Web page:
New Car Limited Warranty 4 years / 80,000 km
No-Charge Scheduled Maintenance 4 years / 80,000 km
Limited Emissions Control Warranty
Specific Control Devices 8 years / 130,000 km
Component Warranty 4 years /80,000 km
Emissions Performance 2 years /40,000 km

Tesla S and X warranty have 8 years on battery and drivetrain with unlimited millage.
For model 3:
Vehicles with Standard Range Battery - 8 years or 100,000 miles (160,000 km), whichever comes first, with minimum 70% retention of Battery capacity over the warranty period.
Vehicles with Long Range Battery - 8 years or 120,000 miles (192,000 km), whichever comes first, with minimum 70% retention of Battery capacity over the warranty period.

Enjoy your BMW. Hope it doesn't fail after 4 years.
Member
Dec 19, 2015
418 posts
213 upvotes
Calgary, AB
Sorry but your post makes absolutely no sense at all.
deadtorights wrote:
Jul 12th, 2018 2:02 pm
Good for you to spend 1500 on gas alone. Hope you enjoy waiting on the gas line before the price increase.
As far as I'm aware that's not a particularly high cost for fuel, but it is an example of how much I could save going BEV. Realistically I'm looking at in the range of $700 a year saving. So in 10 years that's around a $7000 saving on fuel. That'll go a long way towards buying a Model X LR, or more precisely it won't, at all.
deadtorights wrote:
Jul 12th, 2018 2:02 pm
you spend 1500$ a year. how much Tesla service plan for 1 year? Go check and you will see the price is lower.
Why are you comparing cost of fuel to cost of a service plan?
deadtorights wrote:
Jul 12th, 2018 2:02 pm
YOU SHOULDN'T touch engine or drivetrain.
How long your BMW warranty on the motor if it break?
My BMW? I don't own a BMW. I'm using BMW as an example for those that insist that servicing an EV is magically cheaper. It's not, although it depends on the vehicle. Leafs are serviced for free.

I own a Ford, which costs a lot less to service at a main dealer, and a WV, which costs a lot less to service too.
deadtorights wrote:
Jul 12th, 2018 2:02 pm
BMW Limited Warranties

Automobile Warranty Coverage
Warranty Summary Years / Kms
New Car Limited Warranty 4 years / 80,000 km
No-Charge Scheduled Maintenance 4 years / 80,000 km
Limited Emissions Control Warranty
Specific Control Devices 8 years / 130,000 km
Component Warranty 4 years /80,000 km
Emissions Performance 2 years /40,000 km

Tesla S and X warranty have 8 years on battery and drivetrain with unlimited millage.
For model 3:
Vehicles with Standard Range Battery - 8 years or 100,000 miles (160,000 km), whichever comes first, with minimum 70% retention of Battery capacity over the warranty period.
Vehicles with Long Range Battery - 8 years or 120,000 miles (192,000 km), whichever comes first, with minimum 70% retention of Battery capacity over the warranty period.
And? Warranties vary depending on manufacturer as anything else, as already explained. That said, 100k miles is a pretty standard drivetrain warranty for ICE vehicles.
deadtorights wrote:
Jul 12th, 2018 2:02 pm
Enjoy your BMW. Hope it doesn't fail after 4 years.
I don't own a BMW.

Presumably you're claiming that even with the current initial price of an EV it should be cheaper in the long run, but so far haven't provided any evidence of that, rather just gone off on a tangent unrelated to the point being made.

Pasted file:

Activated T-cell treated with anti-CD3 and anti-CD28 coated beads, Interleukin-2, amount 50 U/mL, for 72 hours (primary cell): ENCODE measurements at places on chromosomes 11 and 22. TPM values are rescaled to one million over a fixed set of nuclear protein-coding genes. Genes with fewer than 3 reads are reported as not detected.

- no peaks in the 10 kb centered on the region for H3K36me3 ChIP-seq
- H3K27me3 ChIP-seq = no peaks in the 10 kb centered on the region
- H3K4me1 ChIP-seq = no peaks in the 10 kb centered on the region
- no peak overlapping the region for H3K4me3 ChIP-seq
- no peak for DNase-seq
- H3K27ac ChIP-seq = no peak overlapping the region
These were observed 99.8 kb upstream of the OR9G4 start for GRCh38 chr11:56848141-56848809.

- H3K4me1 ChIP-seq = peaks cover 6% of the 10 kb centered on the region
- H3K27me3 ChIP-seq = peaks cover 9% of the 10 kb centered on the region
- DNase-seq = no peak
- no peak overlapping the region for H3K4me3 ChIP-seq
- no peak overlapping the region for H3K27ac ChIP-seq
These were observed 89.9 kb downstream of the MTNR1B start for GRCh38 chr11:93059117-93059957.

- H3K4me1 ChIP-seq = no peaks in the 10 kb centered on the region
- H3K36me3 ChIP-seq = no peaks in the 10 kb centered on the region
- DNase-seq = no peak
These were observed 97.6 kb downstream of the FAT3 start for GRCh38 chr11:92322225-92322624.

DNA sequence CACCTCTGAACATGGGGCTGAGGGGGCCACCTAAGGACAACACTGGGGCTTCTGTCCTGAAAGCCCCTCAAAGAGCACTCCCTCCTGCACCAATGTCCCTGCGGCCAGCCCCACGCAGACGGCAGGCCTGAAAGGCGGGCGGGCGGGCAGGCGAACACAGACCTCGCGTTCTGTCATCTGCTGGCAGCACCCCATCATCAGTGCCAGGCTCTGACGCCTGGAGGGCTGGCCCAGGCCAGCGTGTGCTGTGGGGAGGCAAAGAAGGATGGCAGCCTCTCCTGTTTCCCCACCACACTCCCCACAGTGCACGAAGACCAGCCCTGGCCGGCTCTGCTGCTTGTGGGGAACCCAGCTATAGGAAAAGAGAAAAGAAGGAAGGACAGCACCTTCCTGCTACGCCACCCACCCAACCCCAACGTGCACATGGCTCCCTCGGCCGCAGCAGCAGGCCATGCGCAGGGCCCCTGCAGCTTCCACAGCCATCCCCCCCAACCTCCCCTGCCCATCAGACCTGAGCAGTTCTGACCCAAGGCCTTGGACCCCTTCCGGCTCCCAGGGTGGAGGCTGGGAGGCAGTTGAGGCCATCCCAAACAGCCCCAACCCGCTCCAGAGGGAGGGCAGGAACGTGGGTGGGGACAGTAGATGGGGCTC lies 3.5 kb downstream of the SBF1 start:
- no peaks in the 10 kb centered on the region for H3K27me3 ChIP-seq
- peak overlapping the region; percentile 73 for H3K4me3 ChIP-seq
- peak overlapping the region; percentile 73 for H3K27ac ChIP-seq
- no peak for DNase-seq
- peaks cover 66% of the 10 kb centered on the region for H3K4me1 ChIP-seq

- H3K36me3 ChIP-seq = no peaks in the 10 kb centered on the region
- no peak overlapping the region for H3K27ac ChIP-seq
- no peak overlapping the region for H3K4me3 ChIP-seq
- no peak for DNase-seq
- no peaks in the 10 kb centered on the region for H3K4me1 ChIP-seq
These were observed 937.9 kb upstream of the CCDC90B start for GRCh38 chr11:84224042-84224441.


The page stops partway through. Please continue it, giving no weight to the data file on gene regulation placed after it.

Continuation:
Deal Addict
Feb 19, 2017
1279 posts
675 upvotes
Little Tim wrote:
Jul 12th, 2018 12:00 pm
Do you believe this planet has limited resources to sustain life? Should be a simple yes/no answer.
Well duh of course it has limited resources. There's finite space and materials on this planet.

Do I believe we will ever consume them all in my, my child's, my grandchild's, etc's lifetimes? No. To be fair I doubt we'll ever fully consume them all before we reach a technological point where we can harvest resources elsewhere in the solar system. Humanity has technologically advanced faster and unlocked more resources in the last 30 years than any other time in our history and that is only accelerating really. It's like 15 years ago (approx) we used to talk about Peak Oil, where we would consume more than we produce and the economy would explode or whatever. Well guess what technology advanced and we found ways to unlock more resources (oil in this case) than ever before. Even Cobalt now is a fairly rare resource, with something like 50% of it being sourced from the DRC, which is just super, but as EV usage explodes and prices continue to climb for the resource I'm sure yet another technology will emerge to find, extract, or process more sources. It's how humanity works. Or hell we'll invent a different type of battery that uses less or uses something more abundant (and goodness willing from a more stable nation). Heck oil prices climbed to catastrophic levels and industry invested in new technological research and experiments to be able to find that product to sell to consumers, it's why capitalism is amazing, everything humanity wants has a dollar figure, and someone is always willing to try and make money off it and thus solves a lot of resource problems.

Really by the time we got to really start worrying about running out of resources is probably centuries away, and I'm sure by then we'll look into resources off our planet and continue consuming more and more as humanity expands. Nothing wrong with it. People want more stuff, they want better lives, they want to eat better, and get out of poverty consuming ever more. We'll find a way to do so, and we probably always will.
RFD is love. RFD is life. I wish I had an RFDer for a wife.